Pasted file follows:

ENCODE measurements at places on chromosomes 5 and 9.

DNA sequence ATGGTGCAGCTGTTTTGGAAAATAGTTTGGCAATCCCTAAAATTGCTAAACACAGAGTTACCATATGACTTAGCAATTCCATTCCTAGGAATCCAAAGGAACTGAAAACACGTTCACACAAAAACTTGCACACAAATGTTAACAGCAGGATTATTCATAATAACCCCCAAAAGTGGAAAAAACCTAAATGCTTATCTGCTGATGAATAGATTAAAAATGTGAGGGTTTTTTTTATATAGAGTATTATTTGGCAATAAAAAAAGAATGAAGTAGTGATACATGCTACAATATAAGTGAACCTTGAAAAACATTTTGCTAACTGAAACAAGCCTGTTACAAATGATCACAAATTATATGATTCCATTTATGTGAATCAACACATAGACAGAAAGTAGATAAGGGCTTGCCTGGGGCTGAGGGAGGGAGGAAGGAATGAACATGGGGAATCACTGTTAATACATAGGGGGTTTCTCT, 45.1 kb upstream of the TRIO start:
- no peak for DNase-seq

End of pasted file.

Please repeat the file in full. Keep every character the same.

ENCODE measurements at places on chromosomes 5 and 9.

DNA sequence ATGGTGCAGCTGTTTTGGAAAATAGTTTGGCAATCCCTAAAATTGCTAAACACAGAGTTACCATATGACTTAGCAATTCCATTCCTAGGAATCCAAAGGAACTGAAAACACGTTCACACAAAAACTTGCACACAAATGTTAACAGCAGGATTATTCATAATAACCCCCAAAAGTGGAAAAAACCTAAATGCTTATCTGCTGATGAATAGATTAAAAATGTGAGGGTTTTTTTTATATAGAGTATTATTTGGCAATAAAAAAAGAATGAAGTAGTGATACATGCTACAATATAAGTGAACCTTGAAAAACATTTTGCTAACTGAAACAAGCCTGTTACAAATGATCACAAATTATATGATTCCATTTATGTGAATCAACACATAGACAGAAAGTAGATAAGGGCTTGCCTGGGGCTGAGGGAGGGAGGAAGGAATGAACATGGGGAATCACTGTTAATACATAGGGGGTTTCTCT, 45.1 kb upstream of the TRIO start:
- no peak for DNase-seq